In broad strokes, estate planning is making plans for the transfer of your estate after death, part of which often involves writing a Will.

A Will is the legal document that takes effect upon your death and it describes how you wish those assets flowing through your Will are to be distributed, and it appoints an executor to manage this process. Not all assets may flow through your Will.

Estate planning covers assets that flow through your Will and those assets that are distributed outside of your Will.


1. Taxes

One of the most important parts of estate planning is determining what, if anything, you can do to reduce the taxes that will be due on your estate. With some forethought, and planning ahead, there are some things you can do to reduce these taxes. A trained professional like a Notary Public can help you with this.

2. Powers of Attorney and Representation Agreements

Another issue in estate planning is making decisions about what you want done in the event that you become sick or injured and incapable of managing your own affairs before death. You may want to give one or more individuals power-of- attorney, for example, to be able to act on your behalf in financial matters. A representation agreement appoints who you want to make medical decisions for you.

3. Gifts

Another possibility in estate planning is determining what, if any, gifts you want to make to charity. You may just want to leave some money to a charity or you may want something more complex like setting up a scholarship.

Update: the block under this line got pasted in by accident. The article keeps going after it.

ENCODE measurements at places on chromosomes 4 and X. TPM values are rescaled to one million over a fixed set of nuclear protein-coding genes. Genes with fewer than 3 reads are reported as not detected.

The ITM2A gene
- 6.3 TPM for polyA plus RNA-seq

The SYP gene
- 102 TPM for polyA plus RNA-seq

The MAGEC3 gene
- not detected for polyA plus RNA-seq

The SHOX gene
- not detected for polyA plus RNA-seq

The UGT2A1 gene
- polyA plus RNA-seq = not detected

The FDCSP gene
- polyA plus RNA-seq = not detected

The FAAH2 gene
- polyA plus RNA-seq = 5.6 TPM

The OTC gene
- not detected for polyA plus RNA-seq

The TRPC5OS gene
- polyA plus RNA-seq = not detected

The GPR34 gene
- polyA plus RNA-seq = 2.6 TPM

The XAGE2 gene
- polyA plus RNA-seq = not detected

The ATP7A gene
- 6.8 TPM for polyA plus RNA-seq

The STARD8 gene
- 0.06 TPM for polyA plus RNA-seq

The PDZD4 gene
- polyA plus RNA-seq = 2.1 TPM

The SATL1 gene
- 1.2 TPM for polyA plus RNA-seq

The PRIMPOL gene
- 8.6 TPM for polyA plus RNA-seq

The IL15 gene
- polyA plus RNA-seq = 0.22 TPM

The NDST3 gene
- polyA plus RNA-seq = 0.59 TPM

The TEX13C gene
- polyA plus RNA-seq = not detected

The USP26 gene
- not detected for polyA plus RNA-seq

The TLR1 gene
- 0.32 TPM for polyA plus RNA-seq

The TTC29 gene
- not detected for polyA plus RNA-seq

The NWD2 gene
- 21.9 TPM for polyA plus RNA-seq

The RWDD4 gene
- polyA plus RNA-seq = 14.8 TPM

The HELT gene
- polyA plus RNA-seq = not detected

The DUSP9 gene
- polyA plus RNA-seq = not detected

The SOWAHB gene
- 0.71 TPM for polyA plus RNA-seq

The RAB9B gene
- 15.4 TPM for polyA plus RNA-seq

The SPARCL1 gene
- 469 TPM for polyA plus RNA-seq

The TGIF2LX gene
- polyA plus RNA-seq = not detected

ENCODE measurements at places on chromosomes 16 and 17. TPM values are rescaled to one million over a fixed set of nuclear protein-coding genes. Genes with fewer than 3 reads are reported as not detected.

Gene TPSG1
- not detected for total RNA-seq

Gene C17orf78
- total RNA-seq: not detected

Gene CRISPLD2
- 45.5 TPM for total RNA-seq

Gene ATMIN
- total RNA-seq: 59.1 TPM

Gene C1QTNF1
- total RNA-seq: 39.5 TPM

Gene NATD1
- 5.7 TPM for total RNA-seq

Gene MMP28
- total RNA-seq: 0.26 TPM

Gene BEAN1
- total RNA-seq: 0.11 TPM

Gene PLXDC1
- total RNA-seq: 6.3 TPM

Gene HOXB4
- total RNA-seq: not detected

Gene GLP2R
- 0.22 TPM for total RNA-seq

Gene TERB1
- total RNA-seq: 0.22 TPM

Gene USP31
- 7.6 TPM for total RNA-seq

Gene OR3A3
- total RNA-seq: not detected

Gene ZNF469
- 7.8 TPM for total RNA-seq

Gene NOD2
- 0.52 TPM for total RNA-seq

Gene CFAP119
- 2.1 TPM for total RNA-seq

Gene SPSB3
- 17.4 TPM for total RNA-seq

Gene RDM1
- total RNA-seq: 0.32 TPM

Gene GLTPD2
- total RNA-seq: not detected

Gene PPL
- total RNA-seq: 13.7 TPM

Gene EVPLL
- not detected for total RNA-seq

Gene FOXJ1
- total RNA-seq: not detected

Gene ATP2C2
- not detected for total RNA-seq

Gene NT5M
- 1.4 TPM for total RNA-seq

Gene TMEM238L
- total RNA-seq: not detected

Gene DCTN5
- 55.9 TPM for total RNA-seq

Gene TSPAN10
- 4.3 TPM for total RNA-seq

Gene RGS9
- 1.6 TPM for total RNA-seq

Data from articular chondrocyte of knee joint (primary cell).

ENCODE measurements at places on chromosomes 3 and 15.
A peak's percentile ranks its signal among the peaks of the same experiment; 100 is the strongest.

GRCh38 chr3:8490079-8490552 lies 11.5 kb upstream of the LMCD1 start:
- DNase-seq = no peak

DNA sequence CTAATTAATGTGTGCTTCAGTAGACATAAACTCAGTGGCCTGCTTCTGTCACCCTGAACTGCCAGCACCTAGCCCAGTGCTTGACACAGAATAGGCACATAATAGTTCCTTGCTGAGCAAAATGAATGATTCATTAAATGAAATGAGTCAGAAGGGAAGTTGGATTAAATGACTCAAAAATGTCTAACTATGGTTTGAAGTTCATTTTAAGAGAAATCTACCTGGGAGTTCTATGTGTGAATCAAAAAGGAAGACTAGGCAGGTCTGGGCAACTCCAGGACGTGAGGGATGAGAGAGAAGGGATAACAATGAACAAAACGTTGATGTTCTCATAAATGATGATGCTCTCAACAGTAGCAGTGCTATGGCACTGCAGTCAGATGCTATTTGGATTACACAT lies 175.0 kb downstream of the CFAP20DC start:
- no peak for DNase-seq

4. Assets that may flow outside your Will

Assets that are jointly held with the right of survivorship do not flow through your Will. Registered accounts that have a designated beneficiary do not flow through your Will. Other types of assets may not flow through your Will.


Writing the Will is the preparation of the legal Will document. It’s a good idea to consult with a professional like a Notary Public to make sure your Will is done correctly and is legal.

Some provinces in Canada, like Alberta, allow you to write a Will yourself in your own handwriting. This is called a holographic Will. Holographic Wills may be accepted in British Columbia in very limited circumstances.

A valid, legal Will in British Columbia will designate an Executor, who will make sure your Will is executed as it is written and your wishes are followed. Choosing the Executor will be part of the estate planning process.


A Will is an important document, and it’s really important that the Will is prepared appropriately and legally based on the law in British Columbia if you are a resident here.

This article only briefly touches on some of the considerations regarding estate planning and wills. In a consultation with professionals like us, we would go into greater detail. We strongly recommend that you consult a professional for estate planning and the preparation of your Will.

We have been helping clients with Wills and estate planning for over 30 years. Please contact us if you need some help with your Will or your estate planning.

Based in White Rock, BC, Goddyn Notary Legal Services works with individuals, businesses and families to navigate notarial and legal matters since 1984. If you have any questions about this article or would like to make an appointment with us, please call (604) 531-2611 or email us at

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